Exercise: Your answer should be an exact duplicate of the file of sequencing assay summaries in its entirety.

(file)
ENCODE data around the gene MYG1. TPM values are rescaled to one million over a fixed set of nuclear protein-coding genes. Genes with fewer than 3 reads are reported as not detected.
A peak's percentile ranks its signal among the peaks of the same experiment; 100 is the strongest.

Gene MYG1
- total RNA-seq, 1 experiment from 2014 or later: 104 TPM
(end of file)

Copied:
ENCODE data around the gene MYG1. TPM values are rescaled to one million over a fixed set of nuclear protein-coding genes. Genes with fewer than 3 reads are reported as not detected.
A peak's percentile ranks its signal among the peaks of the same experiment; 100 is the strongest.

Gene MYG1
- total RNA-seq, 1 experiment from 2014 or later: 104 TPM